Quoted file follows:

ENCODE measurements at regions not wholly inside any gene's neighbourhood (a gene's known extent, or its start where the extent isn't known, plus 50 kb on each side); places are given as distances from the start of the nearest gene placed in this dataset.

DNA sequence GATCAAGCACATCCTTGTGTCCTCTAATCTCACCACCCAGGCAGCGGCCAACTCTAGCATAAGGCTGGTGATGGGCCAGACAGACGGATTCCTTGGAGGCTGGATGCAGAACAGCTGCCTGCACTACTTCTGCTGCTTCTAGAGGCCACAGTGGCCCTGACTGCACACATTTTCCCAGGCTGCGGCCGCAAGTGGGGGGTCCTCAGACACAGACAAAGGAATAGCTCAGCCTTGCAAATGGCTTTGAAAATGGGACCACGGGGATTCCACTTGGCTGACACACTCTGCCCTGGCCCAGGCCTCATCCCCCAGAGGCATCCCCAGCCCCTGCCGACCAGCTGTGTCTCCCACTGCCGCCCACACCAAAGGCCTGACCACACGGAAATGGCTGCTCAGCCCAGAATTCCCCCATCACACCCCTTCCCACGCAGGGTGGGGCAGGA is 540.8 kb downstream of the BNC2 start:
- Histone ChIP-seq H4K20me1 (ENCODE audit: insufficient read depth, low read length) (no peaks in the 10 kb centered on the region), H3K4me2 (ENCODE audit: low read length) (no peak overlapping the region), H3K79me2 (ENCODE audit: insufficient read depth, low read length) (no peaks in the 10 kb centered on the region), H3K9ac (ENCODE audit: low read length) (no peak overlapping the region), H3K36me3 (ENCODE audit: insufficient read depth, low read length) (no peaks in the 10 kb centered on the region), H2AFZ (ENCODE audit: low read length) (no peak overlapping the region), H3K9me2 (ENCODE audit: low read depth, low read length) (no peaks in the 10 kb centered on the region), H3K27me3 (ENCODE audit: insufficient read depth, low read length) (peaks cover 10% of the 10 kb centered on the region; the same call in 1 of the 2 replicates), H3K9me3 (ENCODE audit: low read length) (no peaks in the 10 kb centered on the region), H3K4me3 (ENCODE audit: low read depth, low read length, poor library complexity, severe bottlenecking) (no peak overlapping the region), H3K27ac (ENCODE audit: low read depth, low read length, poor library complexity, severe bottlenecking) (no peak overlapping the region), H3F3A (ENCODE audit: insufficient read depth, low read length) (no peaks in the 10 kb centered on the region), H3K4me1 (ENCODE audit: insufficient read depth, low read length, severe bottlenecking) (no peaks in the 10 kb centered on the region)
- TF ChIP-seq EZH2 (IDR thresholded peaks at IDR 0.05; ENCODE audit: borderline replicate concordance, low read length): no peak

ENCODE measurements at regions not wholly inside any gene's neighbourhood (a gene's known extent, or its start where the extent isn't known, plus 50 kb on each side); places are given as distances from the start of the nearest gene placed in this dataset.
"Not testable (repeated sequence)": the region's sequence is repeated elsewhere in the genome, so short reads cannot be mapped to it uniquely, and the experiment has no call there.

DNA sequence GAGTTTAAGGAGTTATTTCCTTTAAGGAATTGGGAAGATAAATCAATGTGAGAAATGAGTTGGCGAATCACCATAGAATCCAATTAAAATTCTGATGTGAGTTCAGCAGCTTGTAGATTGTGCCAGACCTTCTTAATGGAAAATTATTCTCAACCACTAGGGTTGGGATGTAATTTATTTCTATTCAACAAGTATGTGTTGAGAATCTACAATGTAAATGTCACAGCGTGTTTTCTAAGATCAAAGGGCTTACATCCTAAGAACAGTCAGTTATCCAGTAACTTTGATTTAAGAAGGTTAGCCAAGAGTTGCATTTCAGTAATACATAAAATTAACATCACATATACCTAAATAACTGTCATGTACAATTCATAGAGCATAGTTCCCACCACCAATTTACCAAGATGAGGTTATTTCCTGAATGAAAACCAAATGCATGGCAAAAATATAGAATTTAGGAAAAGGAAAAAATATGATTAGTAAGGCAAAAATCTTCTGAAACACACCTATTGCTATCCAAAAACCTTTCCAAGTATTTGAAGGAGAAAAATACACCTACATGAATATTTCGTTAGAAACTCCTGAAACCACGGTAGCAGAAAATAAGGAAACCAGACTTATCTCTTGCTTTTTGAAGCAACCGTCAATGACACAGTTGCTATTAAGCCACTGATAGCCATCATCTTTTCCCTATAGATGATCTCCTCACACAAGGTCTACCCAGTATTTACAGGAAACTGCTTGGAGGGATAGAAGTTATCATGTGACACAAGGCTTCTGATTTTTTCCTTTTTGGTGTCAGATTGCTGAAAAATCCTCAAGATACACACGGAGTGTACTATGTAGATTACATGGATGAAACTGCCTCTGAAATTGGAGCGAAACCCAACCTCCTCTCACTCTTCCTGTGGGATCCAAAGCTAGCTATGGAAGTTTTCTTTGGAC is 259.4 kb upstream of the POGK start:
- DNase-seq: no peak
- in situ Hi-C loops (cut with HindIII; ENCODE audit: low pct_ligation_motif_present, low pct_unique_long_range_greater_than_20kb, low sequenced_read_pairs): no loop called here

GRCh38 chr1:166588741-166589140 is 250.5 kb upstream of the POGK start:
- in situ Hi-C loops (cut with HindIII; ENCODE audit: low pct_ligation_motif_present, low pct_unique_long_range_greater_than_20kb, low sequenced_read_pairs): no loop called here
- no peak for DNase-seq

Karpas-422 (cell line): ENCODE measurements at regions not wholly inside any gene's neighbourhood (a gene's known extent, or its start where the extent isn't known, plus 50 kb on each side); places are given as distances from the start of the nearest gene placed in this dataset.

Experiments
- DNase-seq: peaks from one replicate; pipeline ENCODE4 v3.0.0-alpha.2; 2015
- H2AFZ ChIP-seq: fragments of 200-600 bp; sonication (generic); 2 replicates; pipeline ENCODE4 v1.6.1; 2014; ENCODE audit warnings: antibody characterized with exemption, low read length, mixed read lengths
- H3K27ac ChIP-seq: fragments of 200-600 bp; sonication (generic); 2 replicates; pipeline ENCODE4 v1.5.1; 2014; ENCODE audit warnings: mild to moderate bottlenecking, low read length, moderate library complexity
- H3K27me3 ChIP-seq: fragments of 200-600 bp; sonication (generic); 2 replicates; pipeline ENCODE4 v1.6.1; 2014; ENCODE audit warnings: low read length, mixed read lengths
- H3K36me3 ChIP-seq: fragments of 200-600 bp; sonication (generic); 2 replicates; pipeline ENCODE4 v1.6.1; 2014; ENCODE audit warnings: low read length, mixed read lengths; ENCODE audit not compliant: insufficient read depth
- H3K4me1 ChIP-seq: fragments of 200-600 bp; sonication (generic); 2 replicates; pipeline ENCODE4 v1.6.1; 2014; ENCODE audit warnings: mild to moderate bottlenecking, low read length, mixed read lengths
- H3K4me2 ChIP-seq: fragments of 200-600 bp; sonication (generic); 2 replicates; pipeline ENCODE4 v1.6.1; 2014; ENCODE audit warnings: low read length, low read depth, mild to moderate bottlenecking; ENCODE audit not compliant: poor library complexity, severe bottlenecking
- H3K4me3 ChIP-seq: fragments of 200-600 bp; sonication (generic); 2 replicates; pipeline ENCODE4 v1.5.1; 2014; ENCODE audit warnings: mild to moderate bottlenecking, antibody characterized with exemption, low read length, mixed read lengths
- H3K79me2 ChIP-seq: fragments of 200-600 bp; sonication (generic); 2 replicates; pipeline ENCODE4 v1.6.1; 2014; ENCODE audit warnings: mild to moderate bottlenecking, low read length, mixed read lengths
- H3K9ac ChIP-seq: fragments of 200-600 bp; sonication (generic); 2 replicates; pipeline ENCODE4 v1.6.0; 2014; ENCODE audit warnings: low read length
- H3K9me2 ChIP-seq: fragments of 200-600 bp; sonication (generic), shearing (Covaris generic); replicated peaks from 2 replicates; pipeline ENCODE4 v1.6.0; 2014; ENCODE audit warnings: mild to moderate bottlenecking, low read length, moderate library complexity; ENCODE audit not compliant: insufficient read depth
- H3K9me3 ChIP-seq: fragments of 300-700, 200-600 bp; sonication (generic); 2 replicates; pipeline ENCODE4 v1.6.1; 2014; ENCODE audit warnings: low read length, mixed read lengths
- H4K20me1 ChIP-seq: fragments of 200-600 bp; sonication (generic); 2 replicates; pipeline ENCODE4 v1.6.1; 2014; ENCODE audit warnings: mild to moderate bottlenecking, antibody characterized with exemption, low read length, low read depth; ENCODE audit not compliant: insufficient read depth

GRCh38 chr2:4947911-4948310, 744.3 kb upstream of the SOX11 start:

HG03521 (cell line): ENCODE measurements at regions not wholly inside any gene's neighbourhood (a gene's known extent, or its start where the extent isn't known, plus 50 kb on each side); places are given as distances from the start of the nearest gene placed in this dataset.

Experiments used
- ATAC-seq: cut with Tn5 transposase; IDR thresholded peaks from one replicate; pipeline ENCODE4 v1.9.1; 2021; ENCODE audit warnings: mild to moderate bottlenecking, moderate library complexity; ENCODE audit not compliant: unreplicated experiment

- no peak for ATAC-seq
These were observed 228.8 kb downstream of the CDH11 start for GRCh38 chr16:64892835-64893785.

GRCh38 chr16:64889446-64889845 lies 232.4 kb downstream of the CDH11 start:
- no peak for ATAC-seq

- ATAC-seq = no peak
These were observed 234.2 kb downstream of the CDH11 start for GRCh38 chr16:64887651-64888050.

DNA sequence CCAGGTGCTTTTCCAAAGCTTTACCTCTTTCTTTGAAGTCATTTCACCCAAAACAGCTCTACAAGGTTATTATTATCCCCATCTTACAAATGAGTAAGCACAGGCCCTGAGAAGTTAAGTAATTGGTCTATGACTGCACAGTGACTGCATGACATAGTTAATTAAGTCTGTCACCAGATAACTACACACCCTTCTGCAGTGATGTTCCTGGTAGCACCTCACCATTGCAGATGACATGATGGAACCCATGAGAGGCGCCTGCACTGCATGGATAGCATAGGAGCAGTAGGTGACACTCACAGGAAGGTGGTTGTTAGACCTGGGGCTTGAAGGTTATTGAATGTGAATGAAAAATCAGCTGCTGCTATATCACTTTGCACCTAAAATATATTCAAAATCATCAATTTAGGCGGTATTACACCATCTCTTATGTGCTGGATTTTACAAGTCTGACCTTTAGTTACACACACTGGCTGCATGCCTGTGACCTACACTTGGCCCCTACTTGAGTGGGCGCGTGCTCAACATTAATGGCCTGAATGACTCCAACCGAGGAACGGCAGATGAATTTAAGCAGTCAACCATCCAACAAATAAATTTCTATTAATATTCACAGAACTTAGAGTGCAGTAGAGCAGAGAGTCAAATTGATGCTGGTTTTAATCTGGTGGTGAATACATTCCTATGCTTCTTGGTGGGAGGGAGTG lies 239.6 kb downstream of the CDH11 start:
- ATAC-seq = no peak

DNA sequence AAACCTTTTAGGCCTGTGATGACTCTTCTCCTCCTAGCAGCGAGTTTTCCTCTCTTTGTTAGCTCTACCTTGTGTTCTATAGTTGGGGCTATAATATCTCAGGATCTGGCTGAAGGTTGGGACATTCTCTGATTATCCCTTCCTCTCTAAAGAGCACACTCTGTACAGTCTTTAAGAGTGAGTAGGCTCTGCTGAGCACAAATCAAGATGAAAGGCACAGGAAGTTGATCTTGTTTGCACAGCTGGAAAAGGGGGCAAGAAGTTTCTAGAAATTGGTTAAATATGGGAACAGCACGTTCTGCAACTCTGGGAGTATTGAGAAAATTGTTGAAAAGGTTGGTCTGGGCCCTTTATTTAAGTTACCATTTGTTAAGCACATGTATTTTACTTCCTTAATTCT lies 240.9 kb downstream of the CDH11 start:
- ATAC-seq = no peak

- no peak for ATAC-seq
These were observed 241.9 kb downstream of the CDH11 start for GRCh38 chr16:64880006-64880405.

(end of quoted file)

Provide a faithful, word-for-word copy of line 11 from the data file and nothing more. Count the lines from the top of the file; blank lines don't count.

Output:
- in situ Hi-C loops (cut with HindIII; ENCODE audit: low pct_ligation_motif_present, low pct_unique_long_range_greater_than_20kb, low sequenced_read_pairs): no loop called here